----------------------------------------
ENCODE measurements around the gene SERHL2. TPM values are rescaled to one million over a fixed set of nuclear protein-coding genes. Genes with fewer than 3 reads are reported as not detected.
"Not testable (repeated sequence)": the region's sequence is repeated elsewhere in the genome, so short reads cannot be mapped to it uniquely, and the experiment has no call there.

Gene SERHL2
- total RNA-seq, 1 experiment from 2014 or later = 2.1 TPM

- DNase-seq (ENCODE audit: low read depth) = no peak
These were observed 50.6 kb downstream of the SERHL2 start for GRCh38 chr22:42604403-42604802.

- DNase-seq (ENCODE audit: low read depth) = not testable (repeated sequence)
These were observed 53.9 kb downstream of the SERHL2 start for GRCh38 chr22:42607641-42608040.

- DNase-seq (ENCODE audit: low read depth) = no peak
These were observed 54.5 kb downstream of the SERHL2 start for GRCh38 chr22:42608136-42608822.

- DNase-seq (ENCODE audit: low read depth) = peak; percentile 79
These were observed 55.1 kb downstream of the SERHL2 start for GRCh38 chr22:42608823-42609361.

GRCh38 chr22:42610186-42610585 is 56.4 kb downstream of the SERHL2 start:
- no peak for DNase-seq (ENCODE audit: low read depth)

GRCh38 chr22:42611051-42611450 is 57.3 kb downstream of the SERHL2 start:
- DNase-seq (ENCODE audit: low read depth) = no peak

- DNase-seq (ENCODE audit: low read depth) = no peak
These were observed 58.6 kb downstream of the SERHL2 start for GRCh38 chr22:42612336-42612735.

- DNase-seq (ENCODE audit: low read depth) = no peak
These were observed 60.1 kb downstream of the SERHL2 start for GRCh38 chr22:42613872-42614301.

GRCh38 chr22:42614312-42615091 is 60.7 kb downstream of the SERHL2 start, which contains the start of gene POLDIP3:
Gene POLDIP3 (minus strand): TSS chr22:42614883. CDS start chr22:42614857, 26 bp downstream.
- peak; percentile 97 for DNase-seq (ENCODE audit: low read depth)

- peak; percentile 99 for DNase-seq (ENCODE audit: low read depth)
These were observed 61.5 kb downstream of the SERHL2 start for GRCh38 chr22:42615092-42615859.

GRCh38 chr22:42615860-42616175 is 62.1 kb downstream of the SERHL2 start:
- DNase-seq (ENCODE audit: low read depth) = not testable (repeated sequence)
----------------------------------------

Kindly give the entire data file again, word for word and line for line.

ENCODE measurements around the gene SERHL2. TPM values are rescaled to one million over a fixed set of nuclear protein-coding genes. Genes with fewer than 3 reads are reported as not detected.
"Not testable (repeated sequence)": the region's sequence is repeated elsewhere in the genome, so short reads cannot be mapped to it uniquely, and the experiment has no call there.

Gene SERHL2
- total RNA-seq, 1 experiment from 2014 or later = 2.1 TPM

- DNase-seq (ENCODE audit: low read depth) = no peak
These were observed 50.6 kb downstream of the SERHL2 start for GRCh38 chr22:42604403-42604802.

- DNase-seq (ENCODE audit: low read depth) = not testable (repeated sequence)
These were observed 53.9 kb downstream of the SERHL2 start for GRCh38 chr22:42607641-42608040.

- DNase-seq (ENCODE audit: low read depth) = no peak
These were observed 54.5 kb downstream of the SERHL2 start for GRCh38 chr22:42608136-42608822.

- DNase-seq (ENCODE audit: low read depth) = peak; percentile 79
These were observed 55.1 kb downstream of the SERHL2 start for GRCh38 chr22:42608823-42609361.

GRCh38 chr22:42610186-42610585 is 56.4 kb downstream of the SERHL2 start:
- no peak for DNase-seq (ENCODE audit: low read depth)

GRCh38 chr22:42611051-42611450 is 57.3 kb downstream of the SERHL2 start:
- DNase-seq (ENCODE audit: low read depth) = no peak

- DNase-seq (ENCODE audit: low read depth) = no peak
These were observed 58.6 kb downstream of the SERHL2 start for GRCh38 chr22:42612336-42612735.

- DNase-seq (ENCODE audit: low read depth) = no peak
These were observed 60.1 kb downstream of the SERHL2 start for GRCh38 chr22:42613872-42614301.

GRCh38 chr22:42614312-42615091 is 60.7 kb downstream of the SERHL2 start, which contains the start of gene POLDIP3:
Gene POLDIP3 (minus strand): TSS chr22:42614883. CDS start chr22:42614857, 26 bp downstream.
- peak; percentile 97 for DNase-seq (ENCODE audit: low read depth)

- peak; percentile 99 for DNase-seq (ENCODE audit: low read depth)
These were observed 61.5 kb downstream of the SERHL2 start for GRCh38 chr22:42615092-42615859.

GRCh38 chr22:42615860-42616175 is 62.1 kb downstream of the SERHL2 start:
- DNase-seq (ENCODE audit: low read depth) = not testable (repeated sequence)